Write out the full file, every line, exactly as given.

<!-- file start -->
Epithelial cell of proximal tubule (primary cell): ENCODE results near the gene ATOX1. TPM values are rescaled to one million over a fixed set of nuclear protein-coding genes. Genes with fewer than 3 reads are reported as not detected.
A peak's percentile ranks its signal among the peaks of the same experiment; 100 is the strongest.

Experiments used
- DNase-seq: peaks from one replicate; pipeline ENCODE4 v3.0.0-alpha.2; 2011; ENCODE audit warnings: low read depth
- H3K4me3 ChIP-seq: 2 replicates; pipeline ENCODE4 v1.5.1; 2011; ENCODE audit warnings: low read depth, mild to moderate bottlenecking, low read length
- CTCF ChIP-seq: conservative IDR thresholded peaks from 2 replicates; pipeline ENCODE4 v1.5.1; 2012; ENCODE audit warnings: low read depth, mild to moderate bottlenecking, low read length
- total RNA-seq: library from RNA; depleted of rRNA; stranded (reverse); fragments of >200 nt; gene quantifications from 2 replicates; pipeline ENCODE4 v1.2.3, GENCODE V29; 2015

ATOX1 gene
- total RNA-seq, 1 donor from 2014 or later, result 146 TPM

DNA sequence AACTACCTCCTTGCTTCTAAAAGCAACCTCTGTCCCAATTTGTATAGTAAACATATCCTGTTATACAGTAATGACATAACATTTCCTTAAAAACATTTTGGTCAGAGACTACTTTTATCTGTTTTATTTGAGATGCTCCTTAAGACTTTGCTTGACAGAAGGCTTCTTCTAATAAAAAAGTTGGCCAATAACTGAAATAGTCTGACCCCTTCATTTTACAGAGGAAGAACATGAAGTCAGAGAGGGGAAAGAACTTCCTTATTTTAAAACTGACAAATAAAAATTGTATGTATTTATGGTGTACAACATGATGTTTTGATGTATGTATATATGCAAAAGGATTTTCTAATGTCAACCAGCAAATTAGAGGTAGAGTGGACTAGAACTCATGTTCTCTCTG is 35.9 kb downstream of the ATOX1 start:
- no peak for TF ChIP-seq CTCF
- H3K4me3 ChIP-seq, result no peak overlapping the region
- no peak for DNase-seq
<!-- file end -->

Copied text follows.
Epithelial cell of proximal tubule (primary cell): ENCODE results near the gene ATOX1. TPM values are rescaled to one million over a fixed set of nuclear protein-coding genes. Genes with fewer than 3 reads are reported as not detected.
A peak's percentile ranks its signal among the peaks of the same experiment; 100 is the strongest.

Experiments used
- DNase-seq: peaks from one replicate; pipeline ENCODE4 v3.0.0-alpha.2; 2011; ENCODE audit warnings: low read depth
- H3K4me3 ChIP-seq: 2 replicates; pipeline ENCODE4 v1.5.1; 2011; ENCODE audit warnings: low read depth, mild to moderate bottlenecking, low read length
- CTCF ChIP-seq: conservative IDR thresholded peaks from 2 replicates; pipeline ENCODE4 v1.5.1; 2012; ENCODE audit warnings: low read depth, mild to moderate bottlenecking, low read length
- total RNA-seq: library from RNA; depleted of rRNA; stranded (reverse); fragments of >200 nt; gene quantifications from 2 replicates; pipeline ENCODE4 v1.2.3, GENCODE V29; 2015

ATOX1 gene
- total RNA-seq, 1 donor from 2014 or later, result 146 TPM

DNA sequence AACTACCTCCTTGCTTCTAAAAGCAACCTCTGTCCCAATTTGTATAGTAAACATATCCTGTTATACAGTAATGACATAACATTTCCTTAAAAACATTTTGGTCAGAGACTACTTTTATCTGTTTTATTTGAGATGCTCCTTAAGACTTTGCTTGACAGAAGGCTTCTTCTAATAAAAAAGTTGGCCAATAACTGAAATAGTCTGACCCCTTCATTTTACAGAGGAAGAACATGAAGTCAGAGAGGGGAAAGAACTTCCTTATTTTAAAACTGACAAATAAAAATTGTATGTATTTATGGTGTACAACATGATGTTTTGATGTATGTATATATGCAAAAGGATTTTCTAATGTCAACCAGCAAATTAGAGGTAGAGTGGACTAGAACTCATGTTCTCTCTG is 35.9 kb downstream of the ATOX1 start:
- no peak for TF ChIP-seq CTCF
- H3K4me3 ChIP-seq, result no peak overlapping the region
- no peak for DNase-seq